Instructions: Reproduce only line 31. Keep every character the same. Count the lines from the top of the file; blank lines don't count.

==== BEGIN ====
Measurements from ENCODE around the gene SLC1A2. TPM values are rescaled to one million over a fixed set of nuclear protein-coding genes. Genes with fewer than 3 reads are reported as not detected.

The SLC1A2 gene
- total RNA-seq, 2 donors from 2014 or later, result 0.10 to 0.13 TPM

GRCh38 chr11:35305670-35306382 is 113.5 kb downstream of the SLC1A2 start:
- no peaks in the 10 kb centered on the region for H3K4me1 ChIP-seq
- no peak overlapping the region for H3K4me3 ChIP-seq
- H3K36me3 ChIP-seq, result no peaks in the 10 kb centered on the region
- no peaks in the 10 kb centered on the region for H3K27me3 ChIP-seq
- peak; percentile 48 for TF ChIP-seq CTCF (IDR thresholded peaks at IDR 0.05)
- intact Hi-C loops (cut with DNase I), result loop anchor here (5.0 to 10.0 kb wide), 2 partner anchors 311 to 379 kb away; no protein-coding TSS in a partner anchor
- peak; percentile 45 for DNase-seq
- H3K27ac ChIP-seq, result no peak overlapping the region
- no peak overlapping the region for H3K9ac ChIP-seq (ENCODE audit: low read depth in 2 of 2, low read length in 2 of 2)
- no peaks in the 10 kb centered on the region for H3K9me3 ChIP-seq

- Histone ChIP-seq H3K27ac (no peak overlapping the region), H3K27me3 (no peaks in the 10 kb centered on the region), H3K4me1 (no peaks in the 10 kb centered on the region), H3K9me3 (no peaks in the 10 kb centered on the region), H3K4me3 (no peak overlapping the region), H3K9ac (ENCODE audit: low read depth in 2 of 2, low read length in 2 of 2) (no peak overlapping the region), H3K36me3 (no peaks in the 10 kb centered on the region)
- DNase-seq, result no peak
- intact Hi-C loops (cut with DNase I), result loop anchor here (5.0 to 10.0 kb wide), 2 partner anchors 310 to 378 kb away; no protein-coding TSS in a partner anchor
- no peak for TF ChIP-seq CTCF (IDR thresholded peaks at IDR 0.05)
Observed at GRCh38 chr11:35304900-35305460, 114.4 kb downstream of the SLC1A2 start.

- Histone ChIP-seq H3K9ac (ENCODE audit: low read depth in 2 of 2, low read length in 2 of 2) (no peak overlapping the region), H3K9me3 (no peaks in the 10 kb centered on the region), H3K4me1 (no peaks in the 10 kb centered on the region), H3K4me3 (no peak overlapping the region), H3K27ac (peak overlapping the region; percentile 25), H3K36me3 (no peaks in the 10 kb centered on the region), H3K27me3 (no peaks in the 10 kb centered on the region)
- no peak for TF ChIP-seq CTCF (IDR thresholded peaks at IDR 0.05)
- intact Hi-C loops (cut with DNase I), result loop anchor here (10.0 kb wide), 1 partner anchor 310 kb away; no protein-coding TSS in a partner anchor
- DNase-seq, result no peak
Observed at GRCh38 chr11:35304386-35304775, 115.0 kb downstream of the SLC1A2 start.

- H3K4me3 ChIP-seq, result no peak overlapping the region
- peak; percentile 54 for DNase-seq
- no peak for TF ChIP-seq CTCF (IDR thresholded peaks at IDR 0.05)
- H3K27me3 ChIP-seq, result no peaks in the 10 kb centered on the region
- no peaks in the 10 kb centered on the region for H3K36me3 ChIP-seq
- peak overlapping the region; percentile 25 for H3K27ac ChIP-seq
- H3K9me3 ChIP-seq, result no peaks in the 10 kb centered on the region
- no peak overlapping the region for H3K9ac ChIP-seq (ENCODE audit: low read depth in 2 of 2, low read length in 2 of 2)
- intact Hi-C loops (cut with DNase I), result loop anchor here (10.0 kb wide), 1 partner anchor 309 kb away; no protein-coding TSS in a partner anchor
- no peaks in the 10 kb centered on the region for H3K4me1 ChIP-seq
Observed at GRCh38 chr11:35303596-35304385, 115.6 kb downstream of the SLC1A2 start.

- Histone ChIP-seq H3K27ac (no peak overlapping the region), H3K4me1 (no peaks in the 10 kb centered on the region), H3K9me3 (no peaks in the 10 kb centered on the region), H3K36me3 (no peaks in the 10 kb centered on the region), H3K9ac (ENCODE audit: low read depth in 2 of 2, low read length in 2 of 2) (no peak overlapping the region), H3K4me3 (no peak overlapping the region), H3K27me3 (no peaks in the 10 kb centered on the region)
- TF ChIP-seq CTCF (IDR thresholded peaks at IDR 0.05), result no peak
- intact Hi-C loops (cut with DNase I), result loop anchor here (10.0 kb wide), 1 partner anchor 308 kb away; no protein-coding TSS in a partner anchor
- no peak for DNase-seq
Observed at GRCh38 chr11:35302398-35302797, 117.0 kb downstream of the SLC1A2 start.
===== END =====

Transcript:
- H3K9me3 ChIP-seq, result no peaks in the 10 kb centered on the region